Recognizing and building on social capital in rural communities has been a key intervention in addressing rural poverty. Adarsha watershed at Kothapally in Andhra Pradesh, India is a classic example. Today, Kothapally is a prosperous village on the path to long-term sustainability and has become a beacon for science-based rural development.
Two major factors have contributed to this development: Better crop—livestock integration offers a tool for poverty reduction. Inhabitants of the Lucheba watershed in Guizhou Province of China have transformed their economy by improving their roads and water supply.
With technical support from the consortium, the farming system was intensified and diversified away from rice and rapeseed, toward livestock and horticultural crops.
Forage production using wild buckwheat as an alley crop has controlled erosion, provided feed for pigs and increased farm income from sloping lands. Efficient management of rainwater through in-situ conservation has improved water availability in the watersheds.
Meanwhile, the establishment of water harvesting structures has also improved groundwater levels. In Bundi, Rajasthan, for example, water levels in the wells were enhanced by an increased groundwater recharge of 5.
Community-based integrated watershed management has resulted in a two-pronged achievement: The effectiveness of improved watershed management technologies was evident in all the sites in India, China, Thailand and Vietnam.
This is particularly significant on sloping topography; for instance, in Tad Fa, Thailand, interventions such as contour cultivation, vegetative bunds and fruit trees grown on steep slopes reduced seasonal runoff to less than half mm and soil loss to less than one seventh 4.
In addition to experiencing low productivity, a large majority of the drylands are severely deficient in micronutrients zinc, boron and sulphur. Increased carbon sequestration, amounting to 7. In partnership with ICAR, carbon sequestering systems and management practices were subsequently identified.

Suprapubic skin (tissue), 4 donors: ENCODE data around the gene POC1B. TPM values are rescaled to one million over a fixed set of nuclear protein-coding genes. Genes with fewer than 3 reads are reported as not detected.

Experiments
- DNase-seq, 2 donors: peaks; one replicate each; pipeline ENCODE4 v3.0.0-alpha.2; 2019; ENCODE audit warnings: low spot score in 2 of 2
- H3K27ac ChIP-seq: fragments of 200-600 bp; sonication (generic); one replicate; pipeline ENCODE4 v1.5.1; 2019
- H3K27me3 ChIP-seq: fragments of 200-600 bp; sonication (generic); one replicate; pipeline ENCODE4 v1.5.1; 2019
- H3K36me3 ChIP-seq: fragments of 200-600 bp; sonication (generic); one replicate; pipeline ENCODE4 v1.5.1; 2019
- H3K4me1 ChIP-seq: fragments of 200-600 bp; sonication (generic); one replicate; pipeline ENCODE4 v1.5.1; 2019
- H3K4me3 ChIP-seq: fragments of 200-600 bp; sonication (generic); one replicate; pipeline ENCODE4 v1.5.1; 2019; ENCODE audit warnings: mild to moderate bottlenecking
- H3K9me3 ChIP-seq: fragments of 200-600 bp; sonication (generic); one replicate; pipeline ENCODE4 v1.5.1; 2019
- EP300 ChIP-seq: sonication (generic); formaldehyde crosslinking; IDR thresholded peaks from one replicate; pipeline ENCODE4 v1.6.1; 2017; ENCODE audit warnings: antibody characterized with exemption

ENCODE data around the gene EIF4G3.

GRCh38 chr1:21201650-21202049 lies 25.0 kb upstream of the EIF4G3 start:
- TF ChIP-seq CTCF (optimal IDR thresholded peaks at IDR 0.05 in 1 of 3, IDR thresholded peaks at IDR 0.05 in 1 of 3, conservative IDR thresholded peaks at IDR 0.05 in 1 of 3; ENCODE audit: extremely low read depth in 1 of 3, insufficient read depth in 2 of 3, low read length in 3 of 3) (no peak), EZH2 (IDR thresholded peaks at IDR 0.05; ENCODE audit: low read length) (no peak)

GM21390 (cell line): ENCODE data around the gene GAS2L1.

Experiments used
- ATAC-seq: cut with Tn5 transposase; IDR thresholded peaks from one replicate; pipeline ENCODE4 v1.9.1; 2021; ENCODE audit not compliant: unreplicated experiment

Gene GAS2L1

Using participatory research techniques, biodiversity conservation practices were also promoted in the watersheds. The rehabilitation of degraded common lands in the Bundi watershed in Rajasthan through community participation not only made the village self-sufficient in fodder, but also generated additional income for the community through the sale of excess fodder.ICRISAT and several national agricultural research systems institutes are developing a road map, in consultation with the Indian Department of Agriculture and Cooperation, ICAR, the Indian Ministry of Agriculture, and the United States Agency for International Development, to use genome sequence information for pigeonpea improvement.
Recent papers, however, generally agree that among the photoperiod-sensitive cultivars, the lower the latitude ofdistribution, the higher the sensitivity (, , , , ).
The cultivars in the tropics or lower latitudes are usually late maturing (long growth duration). Organisation Change Management and Resistance to Change. Print Reference this. Published: 23rd March, Disclaimer: This essay has been submitted by a student.